Or the Fed would cut rates because inflation falls toward the central bank’s 2% target more quickly than anticipated. This is the scenario Goldman Sachs cited when boosting its outlook for stocks in mid-December.
“Resilient growth and falling rates should benefit stocks with weaker balance sheets, particularly those that are sensitive to economic growth,” Goldman Sachs chief US equity strategist David Kostin wrote in a strategy note.
In the past, whether or not a recession lies ahead has played a key role in whether stocks rally or fall following the first interest rate cut. A graph from Goldman Sachs shows that stocks typically fall if a recession hits in the 12 months following the first Fed rate cut.
Will it be all about the Magnificent Seven again?
A well-documented aspect of the 2023 stock market rally was how seven large technology stocks — Apple (AAPL), Alphabet (GOOGL, GOOG), Microsoft (MSFT), Amazon (AMZN), Meta (META), Tesla (TSLA), and Nvidia (NVDA) — drove most of the market’s gains. But in the final two months of the year, the rally broadened out, and many strategists see that market breadth continuing in 2024.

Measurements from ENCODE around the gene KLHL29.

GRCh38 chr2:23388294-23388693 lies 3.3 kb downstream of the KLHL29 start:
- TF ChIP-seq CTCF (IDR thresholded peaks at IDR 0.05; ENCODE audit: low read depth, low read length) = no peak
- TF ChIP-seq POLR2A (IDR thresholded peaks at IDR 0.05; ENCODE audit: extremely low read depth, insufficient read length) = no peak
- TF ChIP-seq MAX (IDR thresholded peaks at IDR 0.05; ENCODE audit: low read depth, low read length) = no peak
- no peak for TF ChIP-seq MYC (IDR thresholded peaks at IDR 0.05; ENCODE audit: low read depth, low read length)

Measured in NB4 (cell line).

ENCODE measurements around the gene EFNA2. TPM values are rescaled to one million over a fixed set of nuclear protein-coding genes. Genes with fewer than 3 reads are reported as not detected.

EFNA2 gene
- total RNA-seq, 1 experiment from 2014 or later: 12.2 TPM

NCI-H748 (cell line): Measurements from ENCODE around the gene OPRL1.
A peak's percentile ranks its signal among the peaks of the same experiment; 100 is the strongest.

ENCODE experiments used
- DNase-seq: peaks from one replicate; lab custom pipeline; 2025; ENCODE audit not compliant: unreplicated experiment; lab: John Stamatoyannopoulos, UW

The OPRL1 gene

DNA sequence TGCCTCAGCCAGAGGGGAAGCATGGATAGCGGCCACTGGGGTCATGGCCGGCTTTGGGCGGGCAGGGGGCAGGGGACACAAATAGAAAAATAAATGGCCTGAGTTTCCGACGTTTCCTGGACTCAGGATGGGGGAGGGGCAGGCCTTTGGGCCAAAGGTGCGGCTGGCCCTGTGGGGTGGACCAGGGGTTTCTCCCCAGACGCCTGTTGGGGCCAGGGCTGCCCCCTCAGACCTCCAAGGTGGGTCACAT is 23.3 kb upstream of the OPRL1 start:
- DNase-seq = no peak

“We forecast an all-time high for the S&P 500 in 2024, with a year-end target of 5000. But unlike this year during which the Magnificent 7 did 70% of the work, we expect broader leadership,” Bank of America head of US equity and quantitative strategy Savita Subramanian wrote in a December note to clients.
Fundstrat founder Tom Lee places Technology and FAANG stocks among his top three sectors for 2024. But after a massive run-up in 2023, Lee doesn’t see tech leading the way again next year.